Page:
If you are including a video in your post, you can either upload the video as a video post, or embed a video that is hosted on another site, such as YouTube or Vimeo. Whichever way you choose to add your video, you should make sure that it includes captions or a clear alternative description if the video does not contain audio. Captions are essential for deaf and hard of hearing Community members and viewers who have difficulty processing auditory information. Captions can also be extremely valuable to anyone who does not share the native language of the video. Whilst captions are preferable, if you are unable to add captions to a video you should aim to include a transcript.
To ensure the video is accessible to for blind and visually impaired Community members, it is important that the narration of a video includes all visual information. For example, this could include asking speakers to introduce themselves verbally as well as having their name and role displayed on screen. If it is not possible to include all visual information in the video itself, then you could create an additional audio track with audio description.
Adding graphs and tables
Graphs and charts typically cannot be read by a screen reader, so visually impaired Community members may miss out on this information. If you are including a graph in your blog post, use the alternative text to describe the image or, when applicable, provide source data in a table instead.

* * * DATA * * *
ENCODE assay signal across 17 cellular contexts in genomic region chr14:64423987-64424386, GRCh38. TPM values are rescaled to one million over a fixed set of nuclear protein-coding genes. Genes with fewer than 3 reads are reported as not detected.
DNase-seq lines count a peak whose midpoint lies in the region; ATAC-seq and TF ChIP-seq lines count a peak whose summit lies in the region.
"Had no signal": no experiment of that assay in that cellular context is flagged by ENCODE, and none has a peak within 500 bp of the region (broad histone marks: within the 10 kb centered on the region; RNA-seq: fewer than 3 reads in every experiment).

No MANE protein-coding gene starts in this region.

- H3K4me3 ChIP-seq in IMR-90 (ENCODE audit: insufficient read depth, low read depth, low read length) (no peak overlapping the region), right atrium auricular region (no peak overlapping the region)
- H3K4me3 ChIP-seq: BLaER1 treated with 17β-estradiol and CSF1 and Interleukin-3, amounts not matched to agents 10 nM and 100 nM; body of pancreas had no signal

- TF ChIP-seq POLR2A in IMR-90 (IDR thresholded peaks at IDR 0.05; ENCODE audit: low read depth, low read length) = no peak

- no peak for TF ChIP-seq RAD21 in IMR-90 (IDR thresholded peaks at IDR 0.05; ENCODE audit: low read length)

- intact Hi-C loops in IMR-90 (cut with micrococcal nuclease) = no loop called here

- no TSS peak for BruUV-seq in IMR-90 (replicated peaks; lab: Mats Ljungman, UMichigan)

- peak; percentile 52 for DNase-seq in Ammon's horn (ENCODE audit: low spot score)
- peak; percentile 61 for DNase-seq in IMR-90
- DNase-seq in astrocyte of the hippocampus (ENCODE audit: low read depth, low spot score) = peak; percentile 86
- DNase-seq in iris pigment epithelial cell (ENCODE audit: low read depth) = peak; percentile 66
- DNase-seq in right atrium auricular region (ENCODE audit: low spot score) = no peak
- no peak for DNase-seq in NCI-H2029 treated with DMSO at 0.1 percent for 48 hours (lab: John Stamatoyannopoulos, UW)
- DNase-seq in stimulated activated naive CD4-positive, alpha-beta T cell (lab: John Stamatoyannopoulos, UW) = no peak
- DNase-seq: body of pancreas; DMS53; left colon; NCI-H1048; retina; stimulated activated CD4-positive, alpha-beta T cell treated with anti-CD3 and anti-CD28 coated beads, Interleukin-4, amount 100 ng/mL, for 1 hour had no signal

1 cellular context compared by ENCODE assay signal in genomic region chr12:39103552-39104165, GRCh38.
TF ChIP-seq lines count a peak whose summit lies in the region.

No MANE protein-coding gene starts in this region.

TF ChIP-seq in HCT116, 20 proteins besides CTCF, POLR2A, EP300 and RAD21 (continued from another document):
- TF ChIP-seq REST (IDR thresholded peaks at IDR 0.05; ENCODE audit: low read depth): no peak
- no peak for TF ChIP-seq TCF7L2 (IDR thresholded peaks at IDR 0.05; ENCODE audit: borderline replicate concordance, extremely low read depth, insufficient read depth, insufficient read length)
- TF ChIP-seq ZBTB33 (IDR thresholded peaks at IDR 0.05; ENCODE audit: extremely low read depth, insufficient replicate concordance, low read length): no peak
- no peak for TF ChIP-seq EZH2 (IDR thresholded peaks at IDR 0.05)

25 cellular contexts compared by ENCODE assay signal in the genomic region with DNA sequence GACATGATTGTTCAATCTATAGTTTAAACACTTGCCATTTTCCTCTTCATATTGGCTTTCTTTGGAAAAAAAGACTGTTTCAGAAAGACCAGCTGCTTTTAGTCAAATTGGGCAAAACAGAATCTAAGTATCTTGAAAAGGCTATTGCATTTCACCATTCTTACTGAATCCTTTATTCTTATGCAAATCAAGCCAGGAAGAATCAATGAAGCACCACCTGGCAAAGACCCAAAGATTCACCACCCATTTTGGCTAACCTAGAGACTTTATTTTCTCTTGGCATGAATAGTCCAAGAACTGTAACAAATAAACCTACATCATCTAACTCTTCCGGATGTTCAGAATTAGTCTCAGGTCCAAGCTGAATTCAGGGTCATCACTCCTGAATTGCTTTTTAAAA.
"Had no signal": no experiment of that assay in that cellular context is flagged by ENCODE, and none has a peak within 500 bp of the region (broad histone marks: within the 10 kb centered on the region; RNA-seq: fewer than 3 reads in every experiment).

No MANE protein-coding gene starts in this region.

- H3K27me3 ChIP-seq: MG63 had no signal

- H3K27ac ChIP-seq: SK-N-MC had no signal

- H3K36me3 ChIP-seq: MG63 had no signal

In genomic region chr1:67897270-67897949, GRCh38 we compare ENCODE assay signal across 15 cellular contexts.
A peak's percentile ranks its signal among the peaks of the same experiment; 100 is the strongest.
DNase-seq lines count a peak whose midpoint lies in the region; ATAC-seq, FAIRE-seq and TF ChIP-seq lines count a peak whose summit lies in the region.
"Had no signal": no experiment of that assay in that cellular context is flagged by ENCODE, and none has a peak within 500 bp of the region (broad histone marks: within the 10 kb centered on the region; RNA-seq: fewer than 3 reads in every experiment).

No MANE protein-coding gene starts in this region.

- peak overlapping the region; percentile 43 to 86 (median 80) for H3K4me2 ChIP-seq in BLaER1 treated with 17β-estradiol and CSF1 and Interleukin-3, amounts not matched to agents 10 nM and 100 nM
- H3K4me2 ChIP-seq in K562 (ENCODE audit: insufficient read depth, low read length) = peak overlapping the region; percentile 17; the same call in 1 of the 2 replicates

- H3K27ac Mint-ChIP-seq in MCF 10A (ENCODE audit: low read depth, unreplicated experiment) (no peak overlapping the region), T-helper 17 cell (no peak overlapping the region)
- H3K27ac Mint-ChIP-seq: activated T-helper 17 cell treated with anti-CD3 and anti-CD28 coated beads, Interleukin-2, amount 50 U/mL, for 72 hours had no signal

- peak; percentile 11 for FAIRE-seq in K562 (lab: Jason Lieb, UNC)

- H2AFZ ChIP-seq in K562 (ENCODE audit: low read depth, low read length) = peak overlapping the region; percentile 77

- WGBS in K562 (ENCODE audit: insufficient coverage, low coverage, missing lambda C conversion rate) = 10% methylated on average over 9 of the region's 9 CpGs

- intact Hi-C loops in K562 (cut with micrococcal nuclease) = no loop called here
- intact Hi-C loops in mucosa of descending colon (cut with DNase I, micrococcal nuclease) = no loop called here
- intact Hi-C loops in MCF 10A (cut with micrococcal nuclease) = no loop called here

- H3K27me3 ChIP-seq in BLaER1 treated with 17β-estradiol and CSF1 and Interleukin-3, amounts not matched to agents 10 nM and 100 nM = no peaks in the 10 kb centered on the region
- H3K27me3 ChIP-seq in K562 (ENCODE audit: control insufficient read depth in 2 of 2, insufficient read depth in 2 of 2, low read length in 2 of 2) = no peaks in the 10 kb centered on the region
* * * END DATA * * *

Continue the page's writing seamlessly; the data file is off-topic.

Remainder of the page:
Tables should be created in the post using the ‘table’ icon (shown right). Don’t insert an image or screen-grab of a table, as the table cannot be adequately described using the alternative description.
Once you’ve created your table, you should also add a caption to describe the kind of information contained within the table.
On the Communities, web links can be added into the text to allow users to find out more through other web pages, both within and outside the Community. You can do this by selecting the text you would like to add the link to, and selecting the ‘link’ icon from the menu that appears or the menu above. You can then paste the URL of the page you would like to link to into the relevant field.
Some users navigate the Communities using a list of all buttons and links, so try to avoid adding a link to a single world and always aim to provide additional context to help readers understand what the link is for. For example, avoid using a phrase like ‘click here’ and instead describe where the link will take the viewer. You should also not reuse the same label for different links that will take the reader to a different place. Instead, aim to use different descriptions for each link.
Promoting your post
We would definitely encourage you to share your post with your networks through social media. When you use hashtags, be sure to capitalise the first letter of each word in your hashtag. For example, use #NaturePortfolioCommunities and not #natureportfoliocommunities. Capitalising the first letter of each word means that screen-reading software reads out each word separately, making it much easier to follow.
If you have any questions, or any suggestions for how we can further improve the accessibility of the Community, please get in touch with the team.
If you would like to find out more about Springer Nature’s commitment to diversity, equity and inclusion, please visit our website.